How One Entrepreneur Changed Her Business Model in the Pandemic
Sarah Figueroa had worked for several years building a company called Geojam that would bring fans together at concerts and give sponsors a look at what was working and what wasn’t.
“The dream was to connect people through music in real life,” said Ms. Figueroa. “I’m at a concert. You’re a fan too. Let’s connect. “
Geojam, which was founded last year, wanted to fuse their interests in social media, marketing, live events and music. The company planned a 50 college tour earlier this year to test the idea.
“We had artists in every single school,” she said. “The colleges competed for a free concert. Our investors were so excited. “
Then of course the pandemic happened.
For Geojam, however, that wasn’t the end of the story. While the pandemic severely constrained live events that nearly paralyzed the hospitality, restaurant and travel industries, the company and artists found a way to come together.
In March, Ms. Figueroa decided to use her company’s technology to connect artists with a similar engagement model directly to their fans. More social media interactions around a particular artist meant higher reward points for fans, who could exchange them for interactions with an artist, e.g. B. Personal FaceTime calls, Zoom cooking classes or even an appearance in an advertising campaign.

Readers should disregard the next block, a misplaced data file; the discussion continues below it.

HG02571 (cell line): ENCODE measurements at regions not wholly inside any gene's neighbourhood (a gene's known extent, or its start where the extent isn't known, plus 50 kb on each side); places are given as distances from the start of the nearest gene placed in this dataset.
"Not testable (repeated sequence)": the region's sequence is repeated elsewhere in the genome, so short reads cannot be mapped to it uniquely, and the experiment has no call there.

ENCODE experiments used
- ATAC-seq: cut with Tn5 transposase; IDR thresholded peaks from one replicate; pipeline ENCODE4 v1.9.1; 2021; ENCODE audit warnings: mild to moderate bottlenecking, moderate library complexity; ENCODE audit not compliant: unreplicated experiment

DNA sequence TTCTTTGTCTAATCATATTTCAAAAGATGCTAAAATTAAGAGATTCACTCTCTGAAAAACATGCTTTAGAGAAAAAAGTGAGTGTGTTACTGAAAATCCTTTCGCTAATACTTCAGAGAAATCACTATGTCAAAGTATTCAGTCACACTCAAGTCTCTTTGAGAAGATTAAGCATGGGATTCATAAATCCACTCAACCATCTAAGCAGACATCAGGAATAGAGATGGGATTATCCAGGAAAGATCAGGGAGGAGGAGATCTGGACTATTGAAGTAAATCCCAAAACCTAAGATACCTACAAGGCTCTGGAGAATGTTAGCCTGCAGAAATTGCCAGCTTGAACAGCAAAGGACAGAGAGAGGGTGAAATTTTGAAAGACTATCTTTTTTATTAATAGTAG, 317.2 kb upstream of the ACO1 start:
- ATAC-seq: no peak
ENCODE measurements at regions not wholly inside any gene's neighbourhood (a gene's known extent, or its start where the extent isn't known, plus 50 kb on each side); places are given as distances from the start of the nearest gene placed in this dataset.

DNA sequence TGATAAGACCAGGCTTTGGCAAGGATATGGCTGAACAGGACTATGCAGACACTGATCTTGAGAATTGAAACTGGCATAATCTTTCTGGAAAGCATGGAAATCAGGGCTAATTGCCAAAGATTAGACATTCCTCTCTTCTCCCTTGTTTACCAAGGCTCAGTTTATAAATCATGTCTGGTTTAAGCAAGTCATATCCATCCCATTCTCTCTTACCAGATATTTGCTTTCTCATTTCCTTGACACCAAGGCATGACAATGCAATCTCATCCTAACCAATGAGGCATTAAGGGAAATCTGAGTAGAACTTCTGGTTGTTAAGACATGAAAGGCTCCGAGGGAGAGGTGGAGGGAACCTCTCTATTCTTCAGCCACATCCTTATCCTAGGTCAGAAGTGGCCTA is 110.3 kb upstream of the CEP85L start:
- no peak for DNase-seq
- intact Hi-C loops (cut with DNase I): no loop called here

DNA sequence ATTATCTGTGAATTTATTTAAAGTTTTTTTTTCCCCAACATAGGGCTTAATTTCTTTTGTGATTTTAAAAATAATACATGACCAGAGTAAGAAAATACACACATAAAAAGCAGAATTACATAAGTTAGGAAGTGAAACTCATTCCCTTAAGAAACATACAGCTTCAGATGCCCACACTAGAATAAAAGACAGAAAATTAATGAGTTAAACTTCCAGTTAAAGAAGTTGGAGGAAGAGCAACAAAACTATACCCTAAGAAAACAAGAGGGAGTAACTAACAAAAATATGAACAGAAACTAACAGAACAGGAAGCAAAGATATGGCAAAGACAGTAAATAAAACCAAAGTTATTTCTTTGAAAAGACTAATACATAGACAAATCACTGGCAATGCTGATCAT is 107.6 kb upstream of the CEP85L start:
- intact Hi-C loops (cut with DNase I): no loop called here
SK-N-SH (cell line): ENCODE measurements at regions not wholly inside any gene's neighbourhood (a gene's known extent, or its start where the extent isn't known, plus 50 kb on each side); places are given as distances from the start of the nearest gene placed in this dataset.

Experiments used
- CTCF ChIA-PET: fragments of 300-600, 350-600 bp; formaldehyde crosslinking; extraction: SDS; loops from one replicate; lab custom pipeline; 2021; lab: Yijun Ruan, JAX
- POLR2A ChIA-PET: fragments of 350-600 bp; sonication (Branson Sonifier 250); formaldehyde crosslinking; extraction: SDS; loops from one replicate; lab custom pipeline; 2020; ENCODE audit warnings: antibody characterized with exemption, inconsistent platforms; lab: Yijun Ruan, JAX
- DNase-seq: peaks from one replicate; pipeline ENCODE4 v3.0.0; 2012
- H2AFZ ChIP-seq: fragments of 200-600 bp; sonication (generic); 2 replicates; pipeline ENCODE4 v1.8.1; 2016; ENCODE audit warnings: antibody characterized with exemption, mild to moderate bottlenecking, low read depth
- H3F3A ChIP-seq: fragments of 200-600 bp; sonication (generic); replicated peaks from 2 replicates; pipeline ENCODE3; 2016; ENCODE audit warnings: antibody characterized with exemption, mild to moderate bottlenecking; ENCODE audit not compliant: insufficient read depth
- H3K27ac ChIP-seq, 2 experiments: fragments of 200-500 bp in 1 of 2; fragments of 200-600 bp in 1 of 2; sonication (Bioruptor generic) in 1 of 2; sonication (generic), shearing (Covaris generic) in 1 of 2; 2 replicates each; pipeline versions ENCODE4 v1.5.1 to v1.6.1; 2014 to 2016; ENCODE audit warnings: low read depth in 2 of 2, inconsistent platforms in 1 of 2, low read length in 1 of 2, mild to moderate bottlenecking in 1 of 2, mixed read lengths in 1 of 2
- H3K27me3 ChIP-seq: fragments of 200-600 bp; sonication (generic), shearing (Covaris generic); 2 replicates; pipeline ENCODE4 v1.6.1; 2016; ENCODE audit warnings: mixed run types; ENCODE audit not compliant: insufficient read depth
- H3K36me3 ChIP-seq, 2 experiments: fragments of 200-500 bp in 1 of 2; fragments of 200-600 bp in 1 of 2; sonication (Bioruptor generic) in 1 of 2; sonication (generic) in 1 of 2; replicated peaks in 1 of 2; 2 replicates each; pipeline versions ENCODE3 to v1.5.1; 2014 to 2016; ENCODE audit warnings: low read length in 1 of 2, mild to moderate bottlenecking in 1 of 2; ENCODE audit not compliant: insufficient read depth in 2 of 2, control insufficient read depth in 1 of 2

What Ms. Figueroa, her two co-founders and investors were able to do, will not work for everyone. But their linchpin can provide useful lessons to other entrepreneurs, regardless of their wealth or experience. And these lessons can come in handy when coronavirus cases re-emerge and small businesses that have made it this far through a harsh winter.
Have multiple lines within a company. Geojam was not Ms. Figueroa’s first company. By the age of 26, she already had a hit (Undorm, which she started while studying to promote housing to students and social organizations), a miss (Lenzjam, which she described as an early version of TikTok), and so-so Venture (One Box Agency, the music marketing agency that gave her the idea for Geojam).